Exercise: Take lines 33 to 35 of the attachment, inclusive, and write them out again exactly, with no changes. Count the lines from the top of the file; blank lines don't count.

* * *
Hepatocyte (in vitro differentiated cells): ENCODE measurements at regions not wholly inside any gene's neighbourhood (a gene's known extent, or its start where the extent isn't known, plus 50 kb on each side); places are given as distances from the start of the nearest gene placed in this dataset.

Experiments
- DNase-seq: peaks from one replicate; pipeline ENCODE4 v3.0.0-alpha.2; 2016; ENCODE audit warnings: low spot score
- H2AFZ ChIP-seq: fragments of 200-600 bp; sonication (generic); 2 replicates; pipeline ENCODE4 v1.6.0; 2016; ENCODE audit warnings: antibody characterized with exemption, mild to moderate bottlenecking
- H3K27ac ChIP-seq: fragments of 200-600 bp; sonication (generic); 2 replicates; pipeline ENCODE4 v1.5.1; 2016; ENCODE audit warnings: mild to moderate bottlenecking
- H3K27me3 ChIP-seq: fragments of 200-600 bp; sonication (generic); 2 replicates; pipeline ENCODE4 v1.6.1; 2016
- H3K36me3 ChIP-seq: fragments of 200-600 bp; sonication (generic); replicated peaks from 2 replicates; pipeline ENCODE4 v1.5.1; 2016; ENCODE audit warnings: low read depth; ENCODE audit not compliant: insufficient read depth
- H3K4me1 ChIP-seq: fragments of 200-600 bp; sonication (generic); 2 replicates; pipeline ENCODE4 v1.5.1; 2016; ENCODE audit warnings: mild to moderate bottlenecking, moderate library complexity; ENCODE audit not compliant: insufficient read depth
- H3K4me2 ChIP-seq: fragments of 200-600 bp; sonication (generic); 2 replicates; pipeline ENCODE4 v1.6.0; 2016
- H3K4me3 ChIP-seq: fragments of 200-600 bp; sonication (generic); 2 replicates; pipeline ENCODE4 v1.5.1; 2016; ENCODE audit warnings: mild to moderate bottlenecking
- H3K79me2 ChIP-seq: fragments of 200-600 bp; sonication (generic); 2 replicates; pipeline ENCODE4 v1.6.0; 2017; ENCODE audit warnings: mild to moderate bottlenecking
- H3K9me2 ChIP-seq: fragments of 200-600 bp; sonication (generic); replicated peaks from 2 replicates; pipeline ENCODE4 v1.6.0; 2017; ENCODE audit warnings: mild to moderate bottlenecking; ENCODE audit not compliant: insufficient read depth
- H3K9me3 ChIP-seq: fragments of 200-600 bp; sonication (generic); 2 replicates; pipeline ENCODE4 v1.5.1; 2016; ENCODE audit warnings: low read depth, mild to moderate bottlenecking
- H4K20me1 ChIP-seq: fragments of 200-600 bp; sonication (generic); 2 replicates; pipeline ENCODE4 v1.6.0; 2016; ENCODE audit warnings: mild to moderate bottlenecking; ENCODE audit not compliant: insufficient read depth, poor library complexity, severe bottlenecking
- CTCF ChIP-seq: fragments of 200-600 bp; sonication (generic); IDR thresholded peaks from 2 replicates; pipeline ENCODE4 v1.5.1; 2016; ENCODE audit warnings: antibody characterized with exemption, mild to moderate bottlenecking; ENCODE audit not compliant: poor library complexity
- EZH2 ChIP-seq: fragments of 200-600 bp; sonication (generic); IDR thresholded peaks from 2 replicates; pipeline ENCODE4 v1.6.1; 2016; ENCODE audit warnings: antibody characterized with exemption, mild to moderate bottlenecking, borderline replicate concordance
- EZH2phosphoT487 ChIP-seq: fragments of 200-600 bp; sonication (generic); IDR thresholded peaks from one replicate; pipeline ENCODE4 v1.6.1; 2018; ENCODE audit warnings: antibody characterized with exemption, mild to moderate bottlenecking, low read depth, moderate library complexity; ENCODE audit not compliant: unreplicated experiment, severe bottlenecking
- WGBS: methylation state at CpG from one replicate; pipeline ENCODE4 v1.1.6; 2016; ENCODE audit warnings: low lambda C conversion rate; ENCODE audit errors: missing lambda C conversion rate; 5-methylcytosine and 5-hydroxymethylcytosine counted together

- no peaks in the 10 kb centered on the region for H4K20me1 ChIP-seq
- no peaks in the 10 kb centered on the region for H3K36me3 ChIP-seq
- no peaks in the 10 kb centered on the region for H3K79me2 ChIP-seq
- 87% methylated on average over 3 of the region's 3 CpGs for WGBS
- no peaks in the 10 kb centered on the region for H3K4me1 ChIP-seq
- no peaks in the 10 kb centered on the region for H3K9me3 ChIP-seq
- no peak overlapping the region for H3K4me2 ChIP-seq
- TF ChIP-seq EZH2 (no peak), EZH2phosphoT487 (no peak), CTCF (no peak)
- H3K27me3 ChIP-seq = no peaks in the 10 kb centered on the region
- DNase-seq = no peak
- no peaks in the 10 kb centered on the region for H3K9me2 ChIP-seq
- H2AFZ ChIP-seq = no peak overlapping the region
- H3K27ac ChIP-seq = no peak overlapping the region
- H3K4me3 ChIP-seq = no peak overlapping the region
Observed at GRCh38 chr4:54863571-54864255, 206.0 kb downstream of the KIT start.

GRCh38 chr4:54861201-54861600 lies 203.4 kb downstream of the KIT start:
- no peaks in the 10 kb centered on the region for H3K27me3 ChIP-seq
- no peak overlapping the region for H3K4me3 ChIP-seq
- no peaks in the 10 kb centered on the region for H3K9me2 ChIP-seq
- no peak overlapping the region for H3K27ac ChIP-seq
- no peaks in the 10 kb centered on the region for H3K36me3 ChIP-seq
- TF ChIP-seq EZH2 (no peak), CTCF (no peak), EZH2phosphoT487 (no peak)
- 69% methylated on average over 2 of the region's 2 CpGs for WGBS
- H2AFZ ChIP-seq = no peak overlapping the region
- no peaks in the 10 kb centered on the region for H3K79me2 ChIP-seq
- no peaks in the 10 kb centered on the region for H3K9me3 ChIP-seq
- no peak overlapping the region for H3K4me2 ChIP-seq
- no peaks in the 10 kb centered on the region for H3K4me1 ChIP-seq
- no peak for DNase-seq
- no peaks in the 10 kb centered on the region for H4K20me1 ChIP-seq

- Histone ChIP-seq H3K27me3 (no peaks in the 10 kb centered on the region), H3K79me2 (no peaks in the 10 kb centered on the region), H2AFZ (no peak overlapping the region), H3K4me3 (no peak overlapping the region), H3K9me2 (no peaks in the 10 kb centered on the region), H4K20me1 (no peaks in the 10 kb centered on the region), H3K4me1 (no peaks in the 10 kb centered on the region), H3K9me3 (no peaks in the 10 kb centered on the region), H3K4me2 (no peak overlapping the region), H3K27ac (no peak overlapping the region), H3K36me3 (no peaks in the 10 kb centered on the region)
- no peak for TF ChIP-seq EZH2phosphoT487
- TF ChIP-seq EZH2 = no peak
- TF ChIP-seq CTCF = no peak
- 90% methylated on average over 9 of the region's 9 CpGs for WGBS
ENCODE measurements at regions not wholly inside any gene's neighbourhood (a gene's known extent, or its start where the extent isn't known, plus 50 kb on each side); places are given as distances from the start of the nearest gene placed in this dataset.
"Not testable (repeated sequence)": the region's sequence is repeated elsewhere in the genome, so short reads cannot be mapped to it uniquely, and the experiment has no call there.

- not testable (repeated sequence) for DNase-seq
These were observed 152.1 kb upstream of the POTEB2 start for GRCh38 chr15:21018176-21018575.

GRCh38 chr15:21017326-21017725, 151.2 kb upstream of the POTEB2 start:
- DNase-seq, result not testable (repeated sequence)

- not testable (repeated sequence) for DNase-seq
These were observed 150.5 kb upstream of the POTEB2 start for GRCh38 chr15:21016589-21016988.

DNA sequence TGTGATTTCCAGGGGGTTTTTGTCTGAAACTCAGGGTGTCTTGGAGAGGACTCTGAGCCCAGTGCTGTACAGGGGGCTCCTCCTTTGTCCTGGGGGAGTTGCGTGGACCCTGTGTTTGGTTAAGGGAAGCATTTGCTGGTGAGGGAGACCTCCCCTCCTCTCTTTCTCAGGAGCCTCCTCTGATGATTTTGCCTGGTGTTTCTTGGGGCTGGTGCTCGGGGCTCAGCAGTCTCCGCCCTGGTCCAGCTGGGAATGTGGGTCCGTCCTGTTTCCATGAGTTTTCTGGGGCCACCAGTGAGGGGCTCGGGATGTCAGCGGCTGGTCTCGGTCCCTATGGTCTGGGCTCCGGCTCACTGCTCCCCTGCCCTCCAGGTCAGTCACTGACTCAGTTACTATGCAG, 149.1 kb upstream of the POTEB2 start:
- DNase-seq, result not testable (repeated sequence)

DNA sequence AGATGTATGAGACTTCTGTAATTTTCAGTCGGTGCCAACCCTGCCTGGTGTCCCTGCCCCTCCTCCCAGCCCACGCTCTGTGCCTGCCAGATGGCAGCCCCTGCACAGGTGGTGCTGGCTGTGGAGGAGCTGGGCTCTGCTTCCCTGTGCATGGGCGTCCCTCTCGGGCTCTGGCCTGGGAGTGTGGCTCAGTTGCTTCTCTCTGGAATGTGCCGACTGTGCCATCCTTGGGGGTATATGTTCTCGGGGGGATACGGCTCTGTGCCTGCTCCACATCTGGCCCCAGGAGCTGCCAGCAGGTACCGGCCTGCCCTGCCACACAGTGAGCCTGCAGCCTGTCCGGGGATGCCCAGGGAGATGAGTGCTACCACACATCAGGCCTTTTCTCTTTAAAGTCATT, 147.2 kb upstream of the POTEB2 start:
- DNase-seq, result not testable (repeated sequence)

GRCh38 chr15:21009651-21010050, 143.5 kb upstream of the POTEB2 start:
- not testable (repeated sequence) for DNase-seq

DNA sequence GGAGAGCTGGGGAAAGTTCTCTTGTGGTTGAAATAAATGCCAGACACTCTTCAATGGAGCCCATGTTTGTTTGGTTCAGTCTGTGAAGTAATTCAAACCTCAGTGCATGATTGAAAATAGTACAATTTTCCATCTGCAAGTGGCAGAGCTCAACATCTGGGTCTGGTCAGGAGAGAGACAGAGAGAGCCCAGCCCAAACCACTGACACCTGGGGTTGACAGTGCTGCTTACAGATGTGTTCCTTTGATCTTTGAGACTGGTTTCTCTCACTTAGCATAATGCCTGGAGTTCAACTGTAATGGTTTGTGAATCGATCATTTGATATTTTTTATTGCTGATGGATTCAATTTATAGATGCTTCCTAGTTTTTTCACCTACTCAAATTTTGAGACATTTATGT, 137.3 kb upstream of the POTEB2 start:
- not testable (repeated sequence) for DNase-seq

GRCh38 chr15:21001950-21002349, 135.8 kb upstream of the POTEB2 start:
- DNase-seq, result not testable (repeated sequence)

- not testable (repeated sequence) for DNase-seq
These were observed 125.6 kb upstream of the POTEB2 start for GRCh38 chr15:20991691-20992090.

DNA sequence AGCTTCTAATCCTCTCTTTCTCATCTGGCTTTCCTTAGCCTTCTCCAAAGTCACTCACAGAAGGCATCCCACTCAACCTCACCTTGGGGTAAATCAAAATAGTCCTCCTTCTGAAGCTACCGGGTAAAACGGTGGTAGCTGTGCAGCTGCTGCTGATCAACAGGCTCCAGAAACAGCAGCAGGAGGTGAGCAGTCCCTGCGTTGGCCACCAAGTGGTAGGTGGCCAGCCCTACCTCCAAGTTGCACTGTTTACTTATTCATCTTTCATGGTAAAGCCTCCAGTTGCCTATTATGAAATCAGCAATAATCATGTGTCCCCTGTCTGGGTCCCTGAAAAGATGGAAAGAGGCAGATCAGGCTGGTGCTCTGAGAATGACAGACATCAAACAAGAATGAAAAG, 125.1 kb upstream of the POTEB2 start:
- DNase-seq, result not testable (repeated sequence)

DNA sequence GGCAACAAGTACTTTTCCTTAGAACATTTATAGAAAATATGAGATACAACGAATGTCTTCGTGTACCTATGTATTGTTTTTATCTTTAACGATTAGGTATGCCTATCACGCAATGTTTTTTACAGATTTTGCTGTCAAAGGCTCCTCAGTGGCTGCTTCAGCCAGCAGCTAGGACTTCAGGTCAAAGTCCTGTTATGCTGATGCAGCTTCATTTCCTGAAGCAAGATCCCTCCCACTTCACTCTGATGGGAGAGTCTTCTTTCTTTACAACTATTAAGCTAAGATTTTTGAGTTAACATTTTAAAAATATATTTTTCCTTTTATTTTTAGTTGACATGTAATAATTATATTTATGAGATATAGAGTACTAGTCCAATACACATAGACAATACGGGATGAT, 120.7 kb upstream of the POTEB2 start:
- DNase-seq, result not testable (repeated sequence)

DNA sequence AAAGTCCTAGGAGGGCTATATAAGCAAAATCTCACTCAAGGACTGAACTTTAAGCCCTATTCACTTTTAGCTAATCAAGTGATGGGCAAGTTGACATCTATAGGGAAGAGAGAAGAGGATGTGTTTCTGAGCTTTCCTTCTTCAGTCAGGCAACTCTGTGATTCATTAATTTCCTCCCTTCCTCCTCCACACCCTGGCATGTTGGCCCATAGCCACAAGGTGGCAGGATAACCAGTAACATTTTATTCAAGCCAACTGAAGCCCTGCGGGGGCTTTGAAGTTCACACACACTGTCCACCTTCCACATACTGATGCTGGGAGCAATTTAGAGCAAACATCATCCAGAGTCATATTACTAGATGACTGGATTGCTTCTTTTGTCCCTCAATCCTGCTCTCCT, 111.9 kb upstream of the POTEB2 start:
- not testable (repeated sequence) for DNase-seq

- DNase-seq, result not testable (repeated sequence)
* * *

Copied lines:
Observed at GRCh38 chr4:54863571-54864255, 206.0 kb downstream of the KIT start.

GRCh38 chr4:54861201-54861600 lies 203.4 kb downstream of the KIT start:
- no peaks in the 10 kb centered on the region for H3K27me3 ChIP-seq